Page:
Bygdøy is a peninsula located in the western part of the city of Oslo.
Before moving to Norway I heard a lot about Norwegians. From people that weren’t Norwegians, of course 🙂
Norwegian Constitution Day (Nasjonaldagen, Grunnlovsdagen, syttende mai) is the national day of Norway and is an official public holiday celebrated on May 17 each year.
Traditional Estonian cuisine is based exclusively on meat, potatoes and some fish but neighboring states had a great influence in preparation and use of traditional Estonian ingredients so it’s not uncommon for the Estonians to eat dried or salted fish or fried sausages.
A couple of days ago I celebrated my one year anniversary living in Oslo, so I think I can tell a bit more about the Norwegian weather.
Small, but nice. This could be the very short description of an exhibition opened at the end of November last year in a City Museum of Oslo.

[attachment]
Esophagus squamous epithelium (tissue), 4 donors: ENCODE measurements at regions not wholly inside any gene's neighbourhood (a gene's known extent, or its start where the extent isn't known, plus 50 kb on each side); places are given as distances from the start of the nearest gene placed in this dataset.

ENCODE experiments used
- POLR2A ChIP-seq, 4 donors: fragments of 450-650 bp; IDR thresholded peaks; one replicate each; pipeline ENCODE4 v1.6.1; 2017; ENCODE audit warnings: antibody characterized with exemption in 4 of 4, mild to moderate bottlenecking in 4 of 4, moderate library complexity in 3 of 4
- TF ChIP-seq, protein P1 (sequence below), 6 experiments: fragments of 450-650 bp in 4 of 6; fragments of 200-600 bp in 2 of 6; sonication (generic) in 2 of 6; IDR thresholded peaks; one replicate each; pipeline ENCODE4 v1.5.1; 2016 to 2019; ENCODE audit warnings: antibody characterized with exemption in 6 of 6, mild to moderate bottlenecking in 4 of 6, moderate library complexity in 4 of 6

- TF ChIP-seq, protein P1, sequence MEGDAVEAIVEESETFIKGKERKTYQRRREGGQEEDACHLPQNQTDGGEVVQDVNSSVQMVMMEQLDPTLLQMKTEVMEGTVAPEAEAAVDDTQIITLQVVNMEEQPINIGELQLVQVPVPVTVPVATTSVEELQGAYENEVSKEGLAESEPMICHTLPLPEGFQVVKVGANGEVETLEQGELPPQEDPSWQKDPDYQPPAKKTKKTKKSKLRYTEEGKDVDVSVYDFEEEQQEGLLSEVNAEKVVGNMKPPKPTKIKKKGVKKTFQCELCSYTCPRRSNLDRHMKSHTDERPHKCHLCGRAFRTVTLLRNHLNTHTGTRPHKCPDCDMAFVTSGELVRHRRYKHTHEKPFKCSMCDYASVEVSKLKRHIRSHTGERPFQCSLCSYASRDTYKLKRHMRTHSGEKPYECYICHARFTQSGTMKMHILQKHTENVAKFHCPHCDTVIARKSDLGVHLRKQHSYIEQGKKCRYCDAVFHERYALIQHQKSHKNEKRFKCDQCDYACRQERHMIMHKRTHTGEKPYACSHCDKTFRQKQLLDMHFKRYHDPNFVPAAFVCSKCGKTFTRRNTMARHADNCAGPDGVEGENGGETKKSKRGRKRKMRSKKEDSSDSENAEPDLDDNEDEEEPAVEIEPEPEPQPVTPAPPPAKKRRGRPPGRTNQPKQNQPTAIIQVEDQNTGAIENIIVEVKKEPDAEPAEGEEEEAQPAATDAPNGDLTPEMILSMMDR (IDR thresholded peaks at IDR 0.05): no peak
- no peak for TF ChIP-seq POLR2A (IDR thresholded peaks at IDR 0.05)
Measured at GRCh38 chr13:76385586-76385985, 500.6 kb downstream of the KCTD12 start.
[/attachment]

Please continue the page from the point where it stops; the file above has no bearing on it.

The trip to Tallinn was unplanned and spontaneous to that extent that I had somewhat of a plan what to visit, but then I left that plan at home. Three days of casual sightseeing of the old town and plenty of food.
Breakfast (frokost) is the most important meal of the day so here are a couple of things that you can find on a Norwegian dining table.
Easter holidays in Norway are a big thing, but not for religious reasons (the research from two years ago said that only one third of the population believed in God), but more for practical reason.
Everybody knows that Italians are big gourmets and food lovers, but only when it comes to their own, Italian, cuisine. Pizzas, pasta, fresh tomatoes, mozzarella, olive oil, garlic and various aromatic herbs (basil, rosemary, oregano) are just some of the few ingredients out of what you can prepare simple and fast meal.